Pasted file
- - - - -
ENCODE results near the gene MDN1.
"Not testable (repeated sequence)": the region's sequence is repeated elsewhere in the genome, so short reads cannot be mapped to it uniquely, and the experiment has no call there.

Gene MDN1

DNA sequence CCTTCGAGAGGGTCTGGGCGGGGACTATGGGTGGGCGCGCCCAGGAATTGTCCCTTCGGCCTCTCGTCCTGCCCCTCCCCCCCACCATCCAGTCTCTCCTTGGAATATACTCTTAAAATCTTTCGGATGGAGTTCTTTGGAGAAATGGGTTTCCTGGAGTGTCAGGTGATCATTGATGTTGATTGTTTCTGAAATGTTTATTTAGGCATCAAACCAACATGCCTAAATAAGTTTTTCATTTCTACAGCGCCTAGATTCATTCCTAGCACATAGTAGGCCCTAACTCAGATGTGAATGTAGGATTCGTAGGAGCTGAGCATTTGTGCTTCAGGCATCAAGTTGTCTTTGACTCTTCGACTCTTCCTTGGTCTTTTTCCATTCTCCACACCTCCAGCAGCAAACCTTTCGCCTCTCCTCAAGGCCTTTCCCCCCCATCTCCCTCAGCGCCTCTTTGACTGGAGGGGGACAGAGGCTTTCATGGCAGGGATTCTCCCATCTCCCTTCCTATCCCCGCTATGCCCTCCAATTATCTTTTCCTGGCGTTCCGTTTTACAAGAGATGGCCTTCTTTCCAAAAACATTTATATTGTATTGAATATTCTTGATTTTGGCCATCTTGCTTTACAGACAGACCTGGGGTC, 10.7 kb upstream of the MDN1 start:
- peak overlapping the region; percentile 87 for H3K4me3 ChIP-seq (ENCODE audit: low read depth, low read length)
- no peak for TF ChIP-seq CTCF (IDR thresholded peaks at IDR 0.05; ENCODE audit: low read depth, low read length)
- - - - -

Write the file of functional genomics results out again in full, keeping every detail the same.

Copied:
ENCODE results near the gene MDN1.
"Not testable (repeated sequence)": the region's sequence is repeated elsewhere in the genome, so short reads cannot be mapped to it uniquely, and the experiment has no call there.

Gene MDN1

DNA sequence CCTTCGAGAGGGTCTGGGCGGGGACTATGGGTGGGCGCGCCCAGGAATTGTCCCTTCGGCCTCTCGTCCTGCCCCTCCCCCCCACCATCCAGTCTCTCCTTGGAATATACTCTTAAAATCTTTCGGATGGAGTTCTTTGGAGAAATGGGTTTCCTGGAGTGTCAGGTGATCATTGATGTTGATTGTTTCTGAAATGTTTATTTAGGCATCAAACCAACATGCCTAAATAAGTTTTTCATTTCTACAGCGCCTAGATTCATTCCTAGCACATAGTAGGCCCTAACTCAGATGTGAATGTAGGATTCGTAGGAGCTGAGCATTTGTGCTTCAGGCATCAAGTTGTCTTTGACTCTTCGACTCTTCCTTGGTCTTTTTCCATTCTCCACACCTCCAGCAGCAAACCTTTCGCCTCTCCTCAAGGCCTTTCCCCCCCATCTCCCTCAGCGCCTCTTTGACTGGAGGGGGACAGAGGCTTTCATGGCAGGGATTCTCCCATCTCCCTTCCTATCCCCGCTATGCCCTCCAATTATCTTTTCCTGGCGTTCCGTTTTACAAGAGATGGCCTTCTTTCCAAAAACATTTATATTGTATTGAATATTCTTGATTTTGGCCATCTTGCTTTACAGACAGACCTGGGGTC, 10.7 kb upstream of the MDN1 start:
- peak overlapping the region; percentile 87 for H3K4me3 ChIP-seq (ENCODE audit: low read depth, low read length)
- no peak for TF ChIP-seq CTCF (IDR thresholded peaks at IDR 0.05; ENCODE audit: low read depth, low read length)